Tramadol a Less Risky Painkiller? ER Visits Say Otherwise
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Tramadol a Less Risky Painkiller? ER Visits Say Otherwise


There aren’t a lot of guarantees in life but you can always count on some sort of painkiller backlash in the news. Always. The latest culprit is Tramadol, a post-surgical and/or arthritis-soothing painkiller that’s sending users to emergency rooms in alarming numbers.

According to the U.S. Substance Abuse and Mental Health Services Administration (SAMHSA), ER visits due to adverse reactions to Tramadol rose 145 percent between 2005 and 2011, while visits because of abuse or misuse rose 250 percent during the same period. The drug has proven especially dangerous to people over the age of 55. Among this age group, ER visits due to Tramadol abuse or misuse increased from 900 in 2005 to over 5,000 six years later.

Dangerous to Seniors?

Originally approved by the FDA in 2005 as a less potent alternative to other narcotic prescription painkillers, authorities started to question the validity of the claim that Tramadol is less addictive when the number of prescriptions for it reached 45 million in 2014. Since August 2014, the Drug Enforcement Administration has classified Tramadol as as a Schedule IV controlled substance, putting it in the same boat as benzodiazepenes such as Xanax and Valium.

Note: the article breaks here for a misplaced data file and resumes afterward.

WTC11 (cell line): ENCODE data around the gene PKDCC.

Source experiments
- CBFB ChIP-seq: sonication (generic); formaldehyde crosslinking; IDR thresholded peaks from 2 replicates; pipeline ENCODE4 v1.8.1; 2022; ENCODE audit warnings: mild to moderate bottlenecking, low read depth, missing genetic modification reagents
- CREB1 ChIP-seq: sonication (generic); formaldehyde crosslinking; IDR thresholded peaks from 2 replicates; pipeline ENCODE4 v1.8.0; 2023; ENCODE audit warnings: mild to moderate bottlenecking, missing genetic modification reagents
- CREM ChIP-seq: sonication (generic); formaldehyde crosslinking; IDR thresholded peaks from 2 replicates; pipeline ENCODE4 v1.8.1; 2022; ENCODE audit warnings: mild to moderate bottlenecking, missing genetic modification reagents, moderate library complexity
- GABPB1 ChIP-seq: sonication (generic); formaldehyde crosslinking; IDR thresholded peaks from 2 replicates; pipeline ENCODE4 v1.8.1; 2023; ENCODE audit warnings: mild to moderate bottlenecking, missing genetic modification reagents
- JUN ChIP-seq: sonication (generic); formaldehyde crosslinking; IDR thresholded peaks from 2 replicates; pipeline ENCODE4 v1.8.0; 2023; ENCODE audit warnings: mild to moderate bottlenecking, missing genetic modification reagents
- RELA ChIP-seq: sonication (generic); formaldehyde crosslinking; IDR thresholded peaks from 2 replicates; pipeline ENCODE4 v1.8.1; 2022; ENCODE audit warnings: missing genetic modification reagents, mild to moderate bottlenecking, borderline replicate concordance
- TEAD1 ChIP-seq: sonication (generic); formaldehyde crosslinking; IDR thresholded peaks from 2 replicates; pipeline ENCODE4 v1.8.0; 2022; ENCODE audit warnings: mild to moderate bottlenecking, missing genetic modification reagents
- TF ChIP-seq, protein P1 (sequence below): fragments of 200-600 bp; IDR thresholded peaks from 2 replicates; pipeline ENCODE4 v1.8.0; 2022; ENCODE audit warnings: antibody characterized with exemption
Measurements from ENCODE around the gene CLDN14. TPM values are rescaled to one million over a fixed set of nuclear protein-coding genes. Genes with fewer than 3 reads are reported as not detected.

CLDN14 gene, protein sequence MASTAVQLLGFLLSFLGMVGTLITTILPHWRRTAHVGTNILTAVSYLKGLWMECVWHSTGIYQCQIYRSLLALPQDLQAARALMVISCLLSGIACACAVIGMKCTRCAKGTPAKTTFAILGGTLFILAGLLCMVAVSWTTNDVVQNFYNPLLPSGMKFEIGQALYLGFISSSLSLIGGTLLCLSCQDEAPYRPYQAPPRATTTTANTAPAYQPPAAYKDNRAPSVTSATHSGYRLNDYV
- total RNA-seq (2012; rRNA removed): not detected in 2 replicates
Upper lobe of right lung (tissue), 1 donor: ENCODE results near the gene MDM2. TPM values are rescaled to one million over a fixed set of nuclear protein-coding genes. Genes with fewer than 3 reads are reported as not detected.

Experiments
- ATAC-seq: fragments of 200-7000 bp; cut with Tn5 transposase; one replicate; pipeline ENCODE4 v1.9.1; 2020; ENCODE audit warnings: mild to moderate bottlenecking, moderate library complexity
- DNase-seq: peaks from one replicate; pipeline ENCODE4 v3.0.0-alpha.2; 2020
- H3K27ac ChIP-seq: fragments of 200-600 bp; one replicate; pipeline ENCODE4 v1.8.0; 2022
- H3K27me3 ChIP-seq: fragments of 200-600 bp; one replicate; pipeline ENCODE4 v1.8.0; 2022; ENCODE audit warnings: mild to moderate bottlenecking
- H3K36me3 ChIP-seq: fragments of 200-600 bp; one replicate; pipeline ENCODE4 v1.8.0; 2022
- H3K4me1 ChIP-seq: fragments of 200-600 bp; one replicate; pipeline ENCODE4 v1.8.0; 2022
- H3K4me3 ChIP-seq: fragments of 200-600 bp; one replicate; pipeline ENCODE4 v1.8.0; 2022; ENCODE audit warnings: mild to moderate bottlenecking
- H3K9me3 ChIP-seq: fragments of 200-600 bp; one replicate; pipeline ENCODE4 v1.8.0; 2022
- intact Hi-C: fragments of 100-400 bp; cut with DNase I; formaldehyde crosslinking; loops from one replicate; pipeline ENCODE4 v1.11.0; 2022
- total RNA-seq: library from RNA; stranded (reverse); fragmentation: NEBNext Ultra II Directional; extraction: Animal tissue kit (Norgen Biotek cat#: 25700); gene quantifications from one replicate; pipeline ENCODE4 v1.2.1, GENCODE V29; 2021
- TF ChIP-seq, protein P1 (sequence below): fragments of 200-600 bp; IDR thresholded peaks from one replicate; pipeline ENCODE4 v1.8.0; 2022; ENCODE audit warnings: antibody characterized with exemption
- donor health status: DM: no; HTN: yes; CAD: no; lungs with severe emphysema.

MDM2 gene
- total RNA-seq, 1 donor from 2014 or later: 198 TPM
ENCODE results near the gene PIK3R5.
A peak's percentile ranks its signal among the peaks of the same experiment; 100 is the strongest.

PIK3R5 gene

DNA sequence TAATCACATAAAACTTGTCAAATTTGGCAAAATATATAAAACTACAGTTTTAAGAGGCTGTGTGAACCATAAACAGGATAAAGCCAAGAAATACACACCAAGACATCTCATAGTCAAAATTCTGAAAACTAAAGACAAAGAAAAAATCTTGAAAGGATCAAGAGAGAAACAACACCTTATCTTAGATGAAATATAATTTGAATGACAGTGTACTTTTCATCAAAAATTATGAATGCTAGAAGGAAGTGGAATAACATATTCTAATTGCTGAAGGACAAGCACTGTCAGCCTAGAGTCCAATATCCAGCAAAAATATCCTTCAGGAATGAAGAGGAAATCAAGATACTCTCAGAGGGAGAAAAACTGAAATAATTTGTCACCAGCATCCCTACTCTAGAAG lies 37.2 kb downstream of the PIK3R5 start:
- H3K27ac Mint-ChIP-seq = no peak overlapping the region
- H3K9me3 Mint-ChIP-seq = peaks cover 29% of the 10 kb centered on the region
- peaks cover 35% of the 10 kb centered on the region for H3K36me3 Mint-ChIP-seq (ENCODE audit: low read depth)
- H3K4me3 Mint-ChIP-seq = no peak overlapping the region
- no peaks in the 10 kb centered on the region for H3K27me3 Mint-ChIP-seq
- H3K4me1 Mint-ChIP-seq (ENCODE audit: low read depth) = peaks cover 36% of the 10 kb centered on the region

The main issue is how Tramadol reacts with other medications, particularly those that are heavily prescribed to the older population such as antidepressants. So if you’re in your 60s, your arthritis is acting up and you’re experiencing severe mental anguish, do not mix Prozac with Tramadol. Also, don’t take medical advice from me, as a general rule.

Collateral Damage

What’s particularly disturbing is the collateral damage that prescription painkillers continue to cause. As we’ve reported, those who suffer an overdose often aren’t heroin addicts shopping for prescriptions to get a fix but just general chronic pain sufferers who sought the help of a doctor.

I assume we’ll reach a breaking point as a society on this issue. People will ultimately be forced to seek more holistic alternatives to painkillers and health care will begin with lifestyle, not the prescription pad. Obviously, chronic pain can result from a myriad of causes unrelated to unhealthy lifestyle habits but we really can’t justify continuing to make poor choices about how to treat it. Figuring out how to tackle our issues from every possible angle before resorting to chemicals is truly the most beneficial approach.

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About Author

Mary Patterson Broome has written for After Party Magazine, Women's Health Magazine Online, AOL, WE TV and Mashed. She has been performing stand-up comedy at clubs, colleges, casinos, and festivals for over a decade.